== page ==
Holt sees this dynamic play out in the companies she works with: “They have these senior positions or opportunities, with men who aren’t ready but are champing at the bit to have those roles. While the women, who are already more than qualified, are not putting themselves forward. I see it time and time again and because men put themselves forward much more, they will often get the roles, then learn on the job and get the necessary experience.”
Recognise the signs, then conquer
Part of the problem in overcoming an inner imposter voice is that many individuals don’t realise they are suffering from it. “To change anything, you first need to be aware of the signs,” notes executive business coach Catrin MacDonnell: “Catching this imposter narrative or internal script is vital. Then, as you notice it, ask yourself what would be more useful as a script. For example, change the script from “I am not good enough” to “I am doing my best and that is good”. Work on developing an inner voice that talks to you like a really supportive friend, who wants the best for you.”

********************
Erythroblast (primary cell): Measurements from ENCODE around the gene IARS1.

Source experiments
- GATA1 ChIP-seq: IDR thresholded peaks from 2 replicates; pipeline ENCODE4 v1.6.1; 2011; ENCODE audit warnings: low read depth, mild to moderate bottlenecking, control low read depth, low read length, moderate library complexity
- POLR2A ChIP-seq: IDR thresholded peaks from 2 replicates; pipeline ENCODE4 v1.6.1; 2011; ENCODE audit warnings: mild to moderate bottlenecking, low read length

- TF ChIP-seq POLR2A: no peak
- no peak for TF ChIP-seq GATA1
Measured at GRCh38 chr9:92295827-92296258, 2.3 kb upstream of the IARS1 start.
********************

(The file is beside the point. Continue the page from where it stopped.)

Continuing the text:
She adds: “Remember that we all make mistakes and that they are an opportunity to learn and improve. Talk to others about these thoughts, as you’ll soon realise you’re not alone – that most people share the same challenges and you can start discussing how you can both start thinking differently and support each other. See these thoughts as part of the journey and approach it all with compassionate curiosity. Think “How interesting/exciting, let’s see what happens next!””
Parkash urges candidates to consider these top tips:
- Ask yourself what skills and achievements you’ve demonstrated in the past that could be relevant moving forward.